Saturday, July 22, 2006

Jack Warden R.I.P.

Character actor Jack Warden died Wednesday at age 85 in a New York hospital. He was best known for playing gruff characters, whether they were cops or coaches.

Jack Warden was born John H. Lebzelter on September 18, 1920 in Newark, New Jersey. He was raised in Louisville, Kentucky. Warden worked various jobs as a young man. He worked as a professional boxer, a bouncer, and a tugboat deckhand. Eventually he joined the Navy in 1938. Following the Navy he was part of the Merchant Marine, but left it to serve in the Army. It was following World War II that he took up acting.

Warden made his screen debut in 1951 in an uncredited part in You're in the Navy Now. He would go onto have several more roles in motion pictures. He appeared in 12 Angry Men, Run Silent, Run Deep, Shampoo, All the President's Men, and Used Cars. His best known movie role was perhaps in 1978's Heaven Can Wait (a remake of Here Comes Mr. Jordan). He was twice nominated for the Oscar for Best Supporting Actor, once for his role in Shampoo and once for his role in Heaven Can Wait.

Warden also appeared on stage. He made his debut on Broadway in the play Golden Boy in 1952. He also appeared in A View from the Bridge (1955), The Man in the Glass Booth (1969), and Stages (1978).

Despite his work on film and stage, it was perhaps from television that Warden was best known. He made his debut on television on The Philco Teleivison Playhouse in 1948. He was a regular on numerous series, including Mr. Peepers (on which he was the coach), Norby, The Wackiest Ship in the Army, The Asphalt Jungle, N.Y.P.D., Jigsaw John, and Crazy Like a Fox (on the last two series he had the lead role). He guest starred on an incredible number of TV series over the years, including Studio One, Climax, Bonanza, The Twilight Zone, The Untouchables, Route 66, Bewitched, The Fugitive, and Ink. Warden was nominated twice for the Emmy for Outstanding Lead Actor in a Comedy Series for his role on Crazy Like a Fox. He had earlier won the Emmy in 1972 for Outstanding Performance by an Actor in a Supporting Role in Drama for his role in the TV movie Brian's Song.

I must admit that I always liked Jack Warden. Like most people I was first exposed to him through his many guest appearances on television. I also remember watching Jigsaw John (a rather well done, but short lived police mystery series). Of course, later I would get to see his roles in various movies, such as Shampoo and All the President's Men. When it came to playing either comedy or drama, Warden was flexible. He was convincing in a drama as Washington Post editor Harry M. Rosenfeld in All the President's Men, yet at the same time he could do equally as well with comedy as twins and rival car dealers Luke Fuchs and Roy L. Fuchs in Used Cars (which remains one of the funniest movies I've ever seen). I think there is little doubt that Jack Warden was one of the greatest character actors of his time, certainly no one played gruff characters quite as well as him. He will certainly be missed.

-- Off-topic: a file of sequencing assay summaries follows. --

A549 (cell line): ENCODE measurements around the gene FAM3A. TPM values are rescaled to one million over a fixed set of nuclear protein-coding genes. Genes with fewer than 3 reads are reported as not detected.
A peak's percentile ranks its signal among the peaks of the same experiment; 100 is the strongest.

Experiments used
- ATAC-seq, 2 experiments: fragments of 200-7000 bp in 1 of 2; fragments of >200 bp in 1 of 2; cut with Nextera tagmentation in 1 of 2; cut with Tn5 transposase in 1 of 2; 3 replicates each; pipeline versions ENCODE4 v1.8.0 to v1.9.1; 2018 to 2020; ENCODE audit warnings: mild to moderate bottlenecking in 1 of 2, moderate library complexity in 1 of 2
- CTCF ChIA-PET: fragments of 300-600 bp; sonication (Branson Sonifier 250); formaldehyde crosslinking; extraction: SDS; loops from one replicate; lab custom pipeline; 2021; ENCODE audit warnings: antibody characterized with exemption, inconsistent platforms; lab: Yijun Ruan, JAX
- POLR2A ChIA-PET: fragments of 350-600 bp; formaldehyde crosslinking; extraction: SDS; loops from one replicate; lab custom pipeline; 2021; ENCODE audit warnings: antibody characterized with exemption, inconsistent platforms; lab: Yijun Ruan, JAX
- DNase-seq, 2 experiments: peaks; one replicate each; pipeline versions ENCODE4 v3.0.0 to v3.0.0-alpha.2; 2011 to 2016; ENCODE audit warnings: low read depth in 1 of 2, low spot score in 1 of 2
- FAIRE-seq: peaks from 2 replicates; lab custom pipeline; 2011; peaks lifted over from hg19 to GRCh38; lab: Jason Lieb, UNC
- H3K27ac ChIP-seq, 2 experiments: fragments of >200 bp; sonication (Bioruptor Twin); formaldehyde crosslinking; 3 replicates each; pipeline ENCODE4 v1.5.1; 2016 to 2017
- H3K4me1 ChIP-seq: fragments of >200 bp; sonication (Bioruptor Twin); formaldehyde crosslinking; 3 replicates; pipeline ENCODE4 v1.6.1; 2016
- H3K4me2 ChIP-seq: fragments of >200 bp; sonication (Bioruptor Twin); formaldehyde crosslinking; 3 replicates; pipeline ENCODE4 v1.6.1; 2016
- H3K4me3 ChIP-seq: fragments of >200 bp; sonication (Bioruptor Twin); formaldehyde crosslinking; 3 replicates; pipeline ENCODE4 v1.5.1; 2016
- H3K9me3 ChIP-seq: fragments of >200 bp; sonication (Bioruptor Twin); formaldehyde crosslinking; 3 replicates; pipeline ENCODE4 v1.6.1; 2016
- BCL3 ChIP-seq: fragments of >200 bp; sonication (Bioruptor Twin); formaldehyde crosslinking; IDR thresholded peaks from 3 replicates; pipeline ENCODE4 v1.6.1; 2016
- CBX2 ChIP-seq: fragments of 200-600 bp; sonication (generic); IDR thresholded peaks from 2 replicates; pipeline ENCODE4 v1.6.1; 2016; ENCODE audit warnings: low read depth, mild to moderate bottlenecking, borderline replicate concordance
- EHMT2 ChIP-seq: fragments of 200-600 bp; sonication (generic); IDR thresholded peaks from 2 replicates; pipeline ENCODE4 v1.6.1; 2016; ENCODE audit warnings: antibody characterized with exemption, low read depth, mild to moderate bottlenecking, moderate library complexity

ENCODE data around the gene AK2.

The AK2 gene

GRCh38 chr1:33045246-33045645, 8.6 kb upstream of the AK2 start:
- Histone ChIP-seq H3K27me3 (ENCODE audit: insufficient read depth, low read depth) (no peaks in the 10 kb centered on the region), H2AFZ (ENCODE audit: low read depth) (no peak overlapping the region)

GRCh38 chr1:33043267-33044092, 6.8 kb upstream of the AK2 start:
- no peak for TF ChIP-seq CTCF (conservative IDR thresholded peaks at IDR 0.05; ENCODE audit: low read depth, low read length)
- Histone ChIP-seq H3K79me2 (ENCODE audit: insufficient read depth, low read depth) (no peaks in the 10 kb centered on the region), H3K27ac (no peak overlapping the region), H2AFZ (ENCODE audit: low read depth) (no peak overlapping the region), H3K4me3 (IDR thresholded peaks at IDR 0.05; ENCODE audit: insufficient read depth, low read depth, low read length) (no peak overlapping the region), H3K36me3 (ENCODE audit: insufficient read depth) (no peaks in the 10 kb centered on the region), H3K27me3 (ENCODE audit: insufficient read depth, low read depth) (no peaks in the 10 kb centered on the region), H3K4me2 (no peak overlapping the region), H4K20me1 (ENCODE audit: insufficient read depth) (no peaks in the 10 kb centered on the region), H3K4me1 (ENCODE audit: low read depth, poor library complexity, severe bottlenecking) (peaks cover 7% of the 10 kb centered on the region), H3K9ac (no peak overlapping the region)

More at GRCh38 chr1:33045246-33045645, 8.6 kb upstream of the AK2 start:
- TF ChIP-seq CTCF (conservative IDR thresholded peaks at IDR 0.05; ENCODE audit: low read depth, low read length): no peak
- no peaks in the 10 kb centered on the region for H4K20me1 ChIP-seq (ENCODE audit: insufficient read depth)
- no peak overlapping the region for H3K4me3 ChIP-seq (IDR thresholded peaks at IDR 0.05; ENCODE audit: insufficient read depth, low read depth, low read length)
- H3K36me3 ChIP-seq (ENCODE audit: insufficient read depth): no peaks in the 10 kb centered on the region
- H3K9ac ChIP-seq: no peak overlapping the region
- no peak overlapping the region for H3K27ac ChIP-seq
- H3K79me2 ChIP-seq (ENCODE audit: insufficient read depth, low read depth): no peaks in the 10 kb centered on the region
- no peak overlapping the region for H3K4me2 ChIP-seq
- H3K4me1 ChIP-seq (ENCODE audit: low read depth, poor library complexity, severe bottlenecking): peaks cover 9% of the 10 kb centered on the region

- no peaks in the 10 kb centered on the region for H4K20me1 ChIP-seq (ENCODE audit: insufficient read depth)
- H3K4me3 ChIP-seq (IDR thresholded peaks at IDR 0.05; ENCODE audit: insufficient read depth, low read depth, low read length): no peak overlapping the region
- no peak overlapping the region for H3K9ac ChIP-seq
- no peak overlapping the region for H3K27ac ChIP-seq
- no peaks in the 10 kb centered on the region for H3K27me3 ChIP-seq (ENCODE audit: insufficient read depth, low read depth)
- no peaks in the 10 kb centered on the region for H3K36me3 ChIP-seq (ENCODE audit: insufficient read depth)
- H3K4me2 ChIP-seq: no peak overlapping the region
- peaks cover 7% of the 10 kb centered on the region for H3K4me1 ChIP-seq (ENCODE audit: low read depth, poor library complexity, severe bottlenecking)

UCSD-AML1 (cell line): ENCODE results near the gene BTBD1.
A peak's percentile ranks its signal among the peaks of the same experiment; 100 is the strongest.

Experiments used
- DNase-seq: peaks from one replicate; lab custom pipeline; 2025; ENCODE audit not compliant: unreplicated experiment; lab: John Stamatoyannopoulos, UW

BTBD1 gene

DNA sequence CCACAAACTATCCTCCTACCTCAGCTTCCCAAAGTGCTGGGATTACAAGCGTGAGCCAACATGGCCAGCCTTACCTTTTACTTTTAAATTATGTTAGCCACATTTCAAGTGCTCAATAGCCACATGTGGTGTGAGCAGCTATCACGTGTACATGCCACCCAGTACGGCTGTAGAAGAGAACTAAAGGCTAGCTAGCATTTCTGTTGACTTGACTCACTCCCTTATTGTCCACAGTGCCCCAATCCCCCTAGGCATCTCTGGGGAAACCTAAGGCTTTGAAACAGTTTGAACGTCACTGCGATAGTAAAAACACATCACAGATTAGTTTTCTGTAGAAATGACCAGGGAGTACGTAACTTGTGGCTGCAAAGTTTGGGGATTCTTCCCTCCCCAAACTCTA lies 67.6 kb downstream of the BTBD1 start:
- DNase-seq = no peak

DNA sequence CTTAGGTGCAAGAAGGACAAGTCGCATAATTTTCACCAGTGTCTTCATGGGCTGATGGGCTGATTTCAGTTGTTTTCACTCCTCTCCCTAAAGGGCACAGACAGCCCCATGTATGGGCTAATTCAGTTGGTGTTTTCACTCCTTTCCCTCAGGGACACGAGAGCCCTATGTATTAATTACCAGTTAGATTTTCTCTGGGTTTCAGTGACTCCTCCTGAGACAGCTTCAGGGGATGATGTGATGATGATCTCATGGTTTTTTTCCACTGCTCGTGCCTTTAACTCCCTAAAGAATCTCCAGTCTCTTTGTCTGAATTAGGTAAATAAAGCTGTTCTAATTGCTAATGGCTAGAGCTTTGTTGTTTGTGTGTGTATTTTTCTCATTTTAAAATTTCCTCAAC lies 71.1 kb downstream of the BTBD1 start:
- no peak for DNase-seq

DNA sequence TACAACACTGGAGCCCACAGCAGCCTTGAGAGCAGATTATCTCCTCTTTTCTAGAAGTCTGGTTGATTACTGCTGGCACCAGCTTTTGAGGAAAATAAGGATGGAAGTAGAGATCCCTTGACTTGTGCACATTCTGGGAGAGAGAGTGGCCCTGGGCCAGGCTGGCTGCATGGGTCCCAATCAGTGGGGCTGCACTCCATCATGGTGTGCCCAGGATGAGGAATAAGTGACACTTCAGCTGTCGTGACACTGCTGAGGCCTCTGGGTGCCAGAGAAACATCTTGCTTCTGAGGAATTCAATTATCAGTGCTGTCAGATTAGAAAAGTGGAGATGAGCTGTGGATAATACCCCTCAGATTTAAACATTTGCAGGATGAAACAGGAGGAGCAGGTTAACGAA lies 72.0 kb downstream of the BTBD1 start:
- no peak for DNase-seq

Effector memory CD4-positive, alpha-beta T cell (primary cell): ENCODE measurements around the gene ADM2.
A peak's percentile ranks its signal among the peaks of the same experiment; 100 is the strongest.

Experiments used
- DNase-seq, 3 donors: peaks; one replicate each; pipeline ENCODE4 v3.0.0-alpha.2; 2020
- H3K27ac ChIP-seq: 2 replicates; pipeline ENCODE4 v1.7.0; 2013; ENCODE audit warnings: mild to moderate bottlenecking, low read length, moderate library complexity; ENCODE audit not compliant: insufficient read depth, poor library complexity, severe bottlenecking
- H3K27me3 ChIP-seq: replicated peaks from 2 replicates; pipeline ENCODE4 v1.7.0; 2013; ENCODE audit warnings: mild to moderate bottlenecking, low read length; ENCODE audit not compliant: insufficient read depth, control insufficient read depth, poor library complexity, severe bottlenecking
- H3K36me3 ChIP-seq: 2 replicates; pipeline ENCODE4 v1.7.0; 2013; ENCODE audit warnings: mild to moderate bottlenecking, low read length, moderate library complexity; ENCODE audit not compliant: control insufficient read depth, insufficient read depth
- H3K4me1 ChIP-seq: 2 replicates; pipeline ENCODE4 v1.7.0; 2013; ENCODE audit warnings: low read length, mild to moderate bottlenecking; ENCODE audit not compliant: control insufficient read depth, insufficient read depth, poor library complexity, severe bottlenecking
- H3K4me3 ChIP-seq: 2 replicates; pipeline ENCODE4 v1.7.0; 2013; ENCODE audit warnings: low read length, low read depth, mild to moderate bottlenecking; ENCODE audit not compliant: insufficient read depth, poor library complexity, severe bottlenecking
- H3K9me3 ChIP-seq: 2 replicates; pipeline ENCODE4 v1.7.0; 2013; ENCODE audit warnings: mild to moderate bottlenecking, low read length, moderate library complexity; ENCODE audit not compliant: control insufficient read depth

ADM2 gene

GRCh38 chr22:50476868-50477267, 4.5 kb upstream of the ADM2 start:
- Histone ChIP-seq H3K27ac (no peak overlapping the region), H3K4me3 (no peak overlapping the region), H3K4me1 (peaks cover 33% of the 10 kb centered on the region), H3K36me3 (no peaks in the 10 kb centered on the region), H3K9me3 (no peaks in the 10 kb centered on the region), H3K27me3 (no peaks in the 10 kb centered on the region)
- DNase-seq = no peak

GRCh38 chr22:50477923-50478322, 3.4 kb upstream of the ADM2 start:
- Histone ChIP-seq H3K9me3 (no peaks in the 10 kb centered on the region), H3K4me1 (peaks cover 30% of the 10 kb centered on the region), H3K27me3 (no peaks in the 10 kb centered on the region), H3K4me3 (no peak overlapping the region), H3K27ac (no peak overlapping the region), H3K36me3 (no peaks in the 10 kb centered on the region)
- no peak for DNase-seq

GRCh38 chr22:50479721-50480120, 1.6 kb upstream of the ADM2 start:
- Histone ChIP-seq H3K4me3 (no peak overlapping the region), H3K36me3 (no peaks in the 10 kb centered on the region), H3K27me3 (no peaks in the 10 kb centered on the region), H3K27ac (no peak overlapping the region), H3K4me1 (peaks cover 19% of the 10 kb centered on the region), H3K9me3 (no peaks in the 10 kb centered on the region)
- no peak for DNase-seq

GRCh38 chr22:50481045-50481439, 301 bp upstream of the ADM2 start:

Friday, July 21, 2006

Fad TV

For many of us living in the United States, the good news is that the heat wave of the past week has finally broken. Here in Missouri today has been relatively cool for the season (highs in the eighties). It also has been a bit gloomy, which suits me fine. These days I'd still feel gloomy even if it was sunny. Anyhow, I suppose I should get on with a real blog entry.

The American Heritage Dictionary defines the word fad as "A fashion that is taken up with great enthusiasm for a brief period of time; a craze." Given its ephemeral nature, television may naturally be given to fads. The various cycles, such as the one towards Westerns in the Fifties and the one towards police procedurals in the Naughts could well be considered minor fads in and of themselves (at least within the television industry itself). This having been said, television has produced its own fair share of fads that have extended beyond the small screen. Like any other fad, a "fad show" is one that sparks intense interest for a short time before going out of fashion.

Indeed, regular network broadcasts had only been around for less than ten years when the first, full blown television fad emerged. Many baby boomers may have fond memories of the craze surrounding the five Davy Crockett segments which aired on Disneyland in the mid-Fifties. The first episode, Davy Crockett, Indian Fighter aired on December 15, 1954. Two more epsiodes featuring Fess Parker as the frontier man aired in short order. They proved so successful that Disney produced two more adventures featuring Crockett, the last one airing on December 14, 1955. The episodes were even edited together as a motion picture and released to theatres where the resulting film did very well. But the Davy Crockett segments did something nothing else on television had before--it became an outright craze among youngsters. Merchandise, from coonskin caps to the episodes' theme song ("The Ballad of Davy Crockett") to bath towels, flew off store shelves. In the end $300 million worth of Davy Crockett related merchandise was sold. Despite the intense interest on the behalf of the nation's youth and the incredible sales of its merchandise, the Davy Crockett phenomenon was truly a fad. By 1956 the Davy Crockett had played itself out. Whereas coonskin caps had been in huge demand the previous year, they were just languishing on store shelves by 1956.